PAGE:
Chris Sabo is taking nothing for granted.

The Cincinnati Reds' third baseman completed an improbable major-league arrival Tuesday by receiving National League Rookie of the Year honors. The award, voted by the Baseball Writers Association of America, topped a season in which he went from unknown backup infielder to All-Star to local hero because of his gritty style of play.

The only thing he didn't do was convince himself he's an entrenched major leaguer.

"I don't feel secure at all," he said Tuesday. "I've always felt that way. As far as I'm concerned, I've got to win a job in '89 like I did this year.

"My dad always said, as long as you produce, you'll be wanted. When you stop producing, you're gone."

He produced well enough at the season's start to make veteran Buddy Bell expendable, earn a backup spot on the NL All-Star team, and win recognition as the Jackie Robinson NL Rookie of the Year despite a poor second half.

Sabo, 26, received 79 points and 11 first-place votes from a panel of 24 writers, two from each NL city. First baseman Mark Grace of the Chicago Cubs was second with 61 points, followed by right-hander Tim Belcher of the Los Angeles Dodgers with 35.

Ron Gant of Atlanta had 22 points and Roberto Alomar of San Diego had 11. Damon Berryhill of the Cubs and Greg Jefferies of the New York Mets each had three points, and Ricky Jordan of the Philadelphia Phillies had two.

Sabo was an improbable rookie star. He rose through the Reds' farm system in five years by establishing a reputation as a good fielder with above-average speed and hitting ability. Still, there was nothing spectacular about him.

He came to the Reds' training camp last spring with a shot at a backup infield job. When Bell sprained his knee for the second time in spring training, Sabo got his chance.

He started at third base on Opening Day, played well early, then returned to the bench when Bell returned. Bell then reinjured the knee, and Sabo wouldn't sit again.

He hit .312 through the All-Star Game with 32 doubles and 10 homers. He was the only rookie in the All-Star Game, stealing a base before a Riverfront Stadium crowd that chanted his name.

By that time, Sabo had become a local hero in the mold of manager Pete Rose. Little leaguers were wearing goggles like Sabo. Crowds chanted his name whenever he came to bat.

The adulation stunned him.

"It was very much a surprise that everyone liked me," he said Tuesday. "It was great. They liked me for how I am. How I am is how I am. I play the way I was taught to play."

It's the same way Rose played--all-out, all the time.

"He reminds me of myself," Rose said.

His second half was less stunning. He said he tired in early August, and was slowed by a variety of injuries from his hard-nosed playing style. He batted just .216 in the second half with eight doubles and one homer. Overall, he batted .271 for the season with 40 doubles --, stole 46 bases, the most by a Reds' rookie since Bob Bescher's 54 in 1909, and led all NL third basemen with a .966 fielding percentage.

He's the sixth Cincinnati player to win the award. The last was pitcher Pat Zachry, who tied Butch Metzger of the Padres in 1976 for the honor.

Sabo said he's working out six to seven hours a day to build his body so it can withstand the rigors of a season.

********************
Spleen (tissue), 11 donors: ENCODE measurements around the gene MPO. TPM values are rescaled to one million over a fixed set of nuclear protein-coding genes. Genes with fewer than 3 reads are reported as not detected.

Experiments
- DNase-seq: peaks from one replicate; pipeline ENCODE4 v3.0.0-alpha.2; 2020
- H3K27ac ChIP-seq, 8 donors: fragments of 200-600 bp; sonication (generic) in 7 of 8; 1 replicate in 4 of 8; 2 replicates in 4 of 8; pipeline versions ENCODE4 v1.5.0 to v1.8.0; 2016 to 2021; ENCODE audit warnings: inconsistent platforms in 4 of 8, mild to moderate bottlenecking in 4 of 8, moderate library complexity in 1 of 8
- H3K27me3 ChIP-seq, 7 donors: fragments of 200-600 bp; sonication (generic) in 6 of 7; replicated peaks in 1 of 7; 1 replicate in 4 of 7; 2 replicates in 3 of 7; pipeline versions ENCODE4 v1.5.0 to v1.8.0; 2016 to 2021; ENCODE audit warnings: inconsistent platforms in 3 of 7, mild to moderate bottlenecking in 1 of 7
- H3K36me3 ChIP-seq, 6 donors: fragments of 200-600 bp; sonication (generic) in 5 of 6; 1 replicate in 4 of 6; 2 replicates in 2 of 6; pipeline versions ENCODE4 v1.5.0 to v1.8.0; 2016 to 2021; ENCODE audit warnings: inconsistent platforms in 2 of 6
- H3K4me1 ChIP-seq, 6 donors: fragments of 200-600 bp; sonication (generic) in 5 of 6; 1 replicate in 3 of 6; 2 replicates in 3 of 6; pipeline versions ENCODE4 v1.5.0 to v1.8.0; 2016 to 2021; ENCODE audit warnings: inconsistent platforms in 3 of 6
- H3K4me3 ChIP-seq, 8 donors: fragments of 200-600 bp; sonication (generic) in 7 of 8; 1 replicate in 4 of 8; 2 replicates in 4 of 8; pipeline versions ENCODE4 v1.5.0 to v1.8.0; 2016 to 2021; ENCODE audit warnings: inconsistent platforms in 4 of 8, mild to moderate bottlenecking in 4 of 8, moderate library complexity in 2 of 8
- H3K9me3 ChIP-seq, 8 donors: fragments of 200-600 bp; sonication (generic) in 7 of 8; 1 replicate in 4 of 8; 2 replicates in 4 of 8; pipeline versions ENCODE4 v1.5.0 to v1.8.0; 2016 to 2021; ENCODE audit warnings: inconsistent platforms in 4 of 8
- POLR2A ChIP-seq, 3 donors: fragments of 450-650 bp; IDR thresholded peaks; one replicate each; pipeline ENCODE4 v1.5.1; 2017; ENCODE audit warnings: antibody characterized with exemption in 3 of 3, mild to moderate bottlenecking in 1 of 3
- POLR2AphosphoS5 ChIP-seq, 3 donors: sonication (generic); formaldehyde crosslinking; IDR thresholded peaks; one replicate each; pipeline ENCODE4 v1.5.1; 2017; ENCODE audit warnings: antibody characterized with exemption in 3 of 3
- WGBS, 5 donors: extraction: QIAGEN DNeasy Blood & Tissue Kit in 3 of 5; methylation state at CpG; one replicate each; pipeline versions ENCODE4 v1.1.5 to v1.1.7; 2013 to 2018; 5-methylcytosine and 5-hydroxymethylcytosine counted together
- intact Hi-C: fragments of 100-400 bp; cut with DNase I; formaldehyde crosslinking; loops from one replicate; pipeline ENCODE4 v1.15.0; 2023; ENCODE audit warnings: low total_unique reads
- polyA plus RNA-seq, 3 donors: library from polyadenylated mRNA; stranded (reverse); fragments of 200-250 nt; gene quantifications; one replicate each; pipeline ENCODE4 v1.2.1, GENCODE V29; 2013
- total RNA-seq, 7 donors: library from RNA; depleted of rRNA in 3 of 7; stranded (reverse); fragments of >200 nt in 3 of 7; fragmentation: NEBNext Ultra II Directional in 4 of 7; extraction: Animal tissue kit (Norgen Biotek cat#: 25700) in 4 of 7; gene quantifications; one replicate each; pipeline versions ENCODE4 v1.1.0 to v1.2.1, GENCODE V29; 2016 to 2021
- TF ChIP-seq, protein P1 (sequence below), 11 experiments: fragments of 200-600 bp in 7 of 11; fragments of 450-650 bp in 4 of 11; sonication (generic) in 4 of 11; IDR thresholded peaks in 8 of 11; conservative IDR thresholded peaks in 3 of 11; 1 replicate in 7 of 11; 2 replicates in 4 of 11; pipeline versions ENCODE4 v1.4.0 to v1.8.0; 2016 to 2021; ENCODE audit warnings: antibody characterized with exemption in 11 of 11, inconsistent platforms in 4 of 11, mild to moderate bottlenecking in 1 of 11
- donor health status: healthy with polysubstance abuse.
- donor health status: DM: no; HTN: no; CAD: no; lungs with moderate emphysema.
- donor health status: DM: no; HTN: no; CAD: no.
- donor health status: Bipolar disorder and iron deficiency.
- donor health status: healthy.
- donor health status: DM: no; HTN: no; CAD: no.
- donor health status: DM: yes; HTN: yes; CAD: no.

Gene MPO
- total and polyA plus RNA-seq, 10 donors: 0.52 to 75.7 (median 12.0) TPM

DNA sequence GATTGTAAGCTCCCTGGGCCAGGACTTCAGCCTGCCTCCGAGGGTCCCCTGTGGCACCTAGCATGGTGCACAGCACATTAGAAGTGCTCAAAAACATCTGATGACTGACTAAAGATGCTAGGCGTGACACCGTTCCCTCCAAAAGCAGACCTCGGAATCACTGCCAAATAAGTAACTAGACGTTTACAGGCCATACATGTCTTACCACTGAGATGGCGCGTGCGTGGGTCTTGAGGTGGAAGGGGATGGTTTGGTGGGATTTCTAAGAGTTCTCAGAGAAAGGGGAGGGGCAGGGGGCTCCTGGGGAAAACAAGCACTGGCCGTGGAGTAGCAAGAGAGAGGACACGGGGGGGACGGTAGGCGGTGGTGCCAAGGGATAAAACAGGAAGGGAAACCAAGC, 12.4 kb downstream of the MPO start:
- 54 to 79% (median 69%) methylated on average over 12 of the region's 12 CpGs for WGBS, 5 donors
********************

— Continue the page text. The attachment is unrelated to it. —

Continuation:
"If I don't play good next year, it's not going to be because I didn't work hard enough."

The second annual roundup, in which local horse riders assisted state parks officials in branding the herd, was more difficult than the first, perhaps because the bison were made more wary by memories of last year's activities.At one point Saturday, two calves that got separated from their mother ran into the Great Salt Lake and had to be lassoed and pulled back to shore. The one which swam further out had to be pulled back by helicopter and died during the ordeal.

"It's sad it died, but if the helicopter hadn't tried, she'd have swum farther and farther," said Gary Percival, a Farmington rider who helped pull both calves to shore.

Last year, the roundup was conducted with 60 horse riders, a few helicopters and many trucks and four-wheel-drive vehicles. The crew was smaller this year and included two helicopters, about 30 riders and approximately 20 vehicles that tried to steer fleeing buffaloes back to the larger herd.

"This business of watching them peeling off in twos and threes and watching them go is making it rough," said Steven Fielding, a park ranger and driver of one of the pickup trucks.

"Last year it was easy. They came over the hill and we herded them down and right into the corral," he said as he steered the truck down a bumpy hill toward the beach.

Jay Christianson, director of the northern region of the State Division of Parks and Recreation, said the bison were "ruder" this year.

By lunch, three-fourths of the herd had been corralled and the remaining animals were gathered in the afternoon.

No buffaloes will be taken off the island this year to sell, Fielding said. Almost 100 were sold last year.

"They're going to let the herd go to 1,000," Miller said. About 500 are on the island now, he said.

However, 10 hunting permits have been issued for a hunt that begins Nov. 26 and lasts two weeks. Five hunters will be taken each week to the island by Western Rivers Expeditions, said Fran Craigle, division spokesman.

A hunter can obtain a permit only once in a lifetime, she said.